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Nine Lives (A PopEntertainment.com Movie Review)

NINE LIVES (2005)

Nine Lives

Starring Kathy Baker, Amy Brenneman, K. Callan, Elpidia Carrillo, Glenn Close, Stephen Dillane, Dakota Fanning, William Fichtner, Lisa Gay Hamilton, Holly Hunter, Jason Isaacs, Joe Mantegna, Ian McShane, Molly Parker, Mary Kay Place, Sydney Tamiia Poitier, Lawrence Pressman, Aidan Quinn, Miguel Sandoval, Amanda Seyfried, Sissy Spacek and Robin Wright Penn.

Screenplay by Rodrigo Garcia.

Directed by Rodrigo Garcia.

Distributed by Magnolia Pictures. 114 minutes. Rated R.

Most of the time, moviemakers want to be novelists. This is not the case in the films of Rodrigo Garcia. He tells his cinematic tales like a really good short story collection. Rodrigo, who has previously worked this style in Things You Can Tell Just by Looking at Her, Ten Tiny Love Stories and Fathers and Sons is very comfortable with the style, and Nine Lives is his best work yet. 

As the title suggests, this movie takes short stops in the lives of nine diverse and seemingly very different women. The camera swoops down upon them, observes a short, trying period of their lives. Each short film is shot on Steadicam in a single long take, there are no cutaways, no time changes, the audience just eavesdrops on ten to fifteen minutes in the life of these ladies and then cuts away to the next experience. The stories are quiet and thoughtful. There are no big explosions, very little action (in the traditional sense), just conversation and stellar acting.

The film starts with Sandra (Elpidia Carrillo), who is in jail and trying to be on her best behavior so that she can see her daughter, but then has a small malfunction unleash all her anger. Diana (Robin Wright Penn) is a married and pregnant woman who runs into her married ex-lover (Jason Isaacs) in the grocery store and is shocked to find that there is still an undeniable spark between them. Holly (Marcia Gay Harden) is a bitter and emotionally bruised woman who finally goes home to confront her father.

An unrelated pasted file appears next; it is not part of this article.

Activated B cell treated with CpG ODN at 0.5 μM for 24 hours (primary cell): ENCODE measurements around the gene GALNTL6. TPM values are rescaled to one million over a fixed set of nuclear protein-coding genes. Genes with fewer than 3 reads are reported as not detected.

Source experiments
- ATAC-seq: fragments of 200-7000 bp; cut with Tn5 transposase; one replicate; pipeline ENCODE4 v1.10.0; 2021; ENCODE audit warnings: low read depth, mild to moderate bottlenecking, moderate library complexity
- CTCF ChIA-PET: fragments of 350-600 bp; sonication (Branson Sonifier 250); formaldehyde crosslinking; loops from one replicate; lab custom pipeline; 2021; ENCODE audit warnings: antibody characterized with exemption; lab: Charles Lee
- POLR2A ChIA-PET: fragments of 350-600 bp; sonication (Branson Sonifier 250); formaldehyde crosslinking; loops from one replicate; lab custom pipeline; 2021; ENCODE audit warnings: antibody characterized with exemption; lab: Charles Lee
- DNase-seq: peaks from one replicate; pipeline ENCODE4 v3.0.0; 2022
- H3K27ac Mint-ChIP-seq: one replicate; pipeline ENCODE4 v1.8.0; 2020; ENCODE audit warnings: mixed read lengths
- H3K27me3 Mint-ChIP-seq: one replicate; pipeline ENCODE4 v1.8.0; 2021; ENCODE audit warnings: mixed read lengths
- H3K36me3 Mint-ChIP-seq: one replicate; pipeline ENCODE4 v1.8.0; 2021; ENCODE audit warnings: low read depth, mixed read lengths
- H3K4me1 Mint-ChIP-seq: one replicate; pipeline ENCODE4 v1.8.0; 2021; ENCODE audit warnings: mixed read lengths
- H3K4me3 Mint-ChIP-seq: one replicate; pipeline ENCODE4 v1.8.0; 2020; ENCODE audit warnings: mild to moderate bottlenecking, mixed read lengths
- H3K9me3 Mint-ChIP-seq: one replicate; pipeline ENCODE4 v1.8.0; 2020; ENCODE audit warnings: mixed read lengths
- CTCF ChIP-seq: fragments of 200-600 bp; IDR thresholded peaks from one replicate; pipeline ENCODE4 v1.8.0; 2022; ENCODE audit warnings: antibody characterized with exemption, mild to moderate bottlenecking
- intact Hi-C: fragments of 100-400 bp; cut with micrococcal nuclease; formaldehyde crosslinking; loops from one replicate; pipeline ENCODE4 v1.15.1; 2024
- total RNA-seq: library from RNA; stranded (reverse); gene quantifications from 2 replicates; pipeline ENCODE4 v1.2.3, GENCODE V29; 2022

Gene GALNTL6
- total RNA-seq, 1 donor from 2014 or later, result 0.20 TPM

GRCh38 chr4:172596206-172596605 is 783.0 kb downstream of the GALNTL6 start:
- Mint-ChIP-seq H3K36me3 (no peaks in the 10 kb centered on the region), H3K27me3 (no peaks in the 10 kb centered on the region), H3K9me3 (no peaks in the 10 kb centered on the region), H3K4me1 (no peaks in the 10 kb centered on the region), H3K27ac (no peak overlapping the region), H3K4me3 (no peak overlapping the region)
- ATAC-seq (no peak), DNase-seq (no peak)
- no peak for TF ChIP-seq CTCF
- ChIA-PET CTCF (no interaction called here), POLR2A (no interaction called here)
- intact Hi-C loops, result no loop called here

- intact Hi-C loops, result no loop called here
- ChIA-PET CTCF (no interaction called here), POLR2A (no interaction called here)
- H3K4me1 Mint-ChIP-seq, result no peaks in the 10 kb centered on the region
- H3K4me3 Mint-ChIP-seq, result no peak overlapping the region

Sonia (Holly Hunter) is a woman who is horrified when her boyfriend exposes a very private matter to friends who have invited them to dinner. Samantha (Amanda Seyfried) is a teenaged girl who is staying at home rather than going away to college to help her fed-up mother (Sissy Spacek) care for her invalid father (Ian McShane). The mother, Ruth, is later subject of her own story when she plans an affair with another man (Aidan Quinn). 

Lorna (Amy Brenneman) is a divorced woman who causes a stir when she shows up at the funeral of her ex-husband’s wife. Camille (Kathy Baker) is a woman who is in the hospital for breast cancer and takes out the anger over her deteriorating body on her husband (Joe Mantegna). Maggie (Glenn Close) is a mother who has a picnic in a cemetery with her daughter (Dakota Fanning).

There is a lot of interesting continuity to the stories and several characters recur in different stories; the prison guard (Miguel Sandoval) turns out to be the father of the angry woman returning home, that angry daughter (Harden) is also the nurse in the hospital caring for the cancer patient, the former lover in the grocery store (Isaacs) later is the rich friend who plays host to the squabbling couple, his wife later appears at the funeral, and when the invalid’s wife (Spacek) is contemplating an affair, she stumbles upon the arrest of the prisoner (Carillo). 

It all has an elegant, almost cyclical structure — the women’s lives are all very different and yet their problems are in many ways the same. All of them are mourning some lost opportunity and wasted potential in their lives, the compromises that they have made to come to a place in their lives which they inevitably never wanted or expected to occupy. (9/05)

Jay S. Jacobs

Copyright ©2005 PopEntertainment.com. All rights reserved. Posted: September 30, 2005.

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